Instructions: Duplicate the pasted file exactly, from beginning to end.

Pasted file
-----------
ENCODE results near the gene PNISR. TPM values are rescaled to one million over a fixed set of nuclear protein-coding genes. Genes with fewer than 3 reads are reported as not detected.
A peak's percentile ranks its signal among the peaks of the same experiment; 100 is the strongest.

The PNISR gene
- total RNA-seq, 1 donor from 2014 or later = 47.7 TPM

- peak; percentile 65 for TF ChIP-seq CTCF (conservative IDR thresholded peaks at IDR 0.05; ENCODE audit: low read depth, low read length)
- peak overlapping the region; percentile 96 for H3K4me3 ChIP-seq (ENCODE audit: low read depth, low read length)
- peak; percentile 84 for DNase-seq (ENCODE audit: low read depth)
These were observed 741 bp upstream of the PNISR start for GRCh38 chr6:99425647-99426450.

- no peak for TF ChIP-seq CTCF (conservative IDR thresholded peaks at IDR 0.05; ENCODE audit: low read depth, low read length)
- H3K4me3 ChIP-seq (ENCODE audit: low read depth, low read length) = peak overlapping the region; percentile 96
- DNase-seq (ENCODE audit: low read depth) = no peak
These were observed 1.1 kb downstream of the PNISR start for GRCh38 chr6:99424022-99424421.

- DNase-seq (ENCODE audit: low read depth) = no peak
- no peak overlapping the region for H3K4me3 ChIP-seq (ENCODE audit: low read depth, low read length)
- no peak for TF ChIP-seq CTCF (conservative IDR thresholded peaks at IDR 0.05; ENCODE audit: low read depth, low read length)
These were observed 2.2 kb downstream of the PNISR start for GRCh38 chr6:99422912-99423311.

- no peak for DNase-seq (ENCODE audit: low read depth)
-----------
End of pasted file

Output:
ENCODE results near the gene PNISR. TPM values are rescaled to one million over a fixed set of nuclear protein-coding genes. Genes with fewer than 3 reads are reported as not detected.
A peak's percentile ranks its signal among the peaks of the same experiment; 100 is the strongest.

The PNISR gene
- total RNA-seq, 1 donor from 2014 or later = 47.7 TPM

- peak; percentile 65 for TF ChIP-seq CTCF (conservative IDR thresholded peaks at IDR 0.05; ENCODE audit: low read depth, low read length)
- peak overlapping the region; percentile 96 for H3K4me3 ChIP-seq (ENCODE audit: low read depth, low read length)
- peak; percentile 84 for DNase-seq (ENCODE audit: low read depth)
These were observed 741 bp upstream of the PNISR start for GRCh38 chr6:99425647-99426450.

- no peak for TF ChIP-seq CTCF (conservative IDR thresholded peaks at IDR 0.05; ENCODE audit: low read depth, low read length)
- H3K4me3 ChIP-seq (ENCODE audit: low read depth, low read length) = peak overlapping the region; percentile 96
- DNase-seq (ENCODE audit: low read depth) = no peak
These were observed 1.1 kb downstream of the PNISR start for GRCh38 chr6:99424022-99424421.

- DNase-seq (ENCODE audit: low read depth) = no peak
- no peak overlapping the region for H3K4me3 ChIP-seq (ENCODE audit: low read depth, low read length)
- no peak for TF ChIP-seq CTCF (conservative IDR thresholded peaks at IDR 0.05; ENCODE audit: low read depth, low read length)
These were observed 2.2 kb downstream of the PNISR start for GRCh38 chr6:99422912-99423311.

- no peak for DNase-seq (ENCODE audit: low read depth)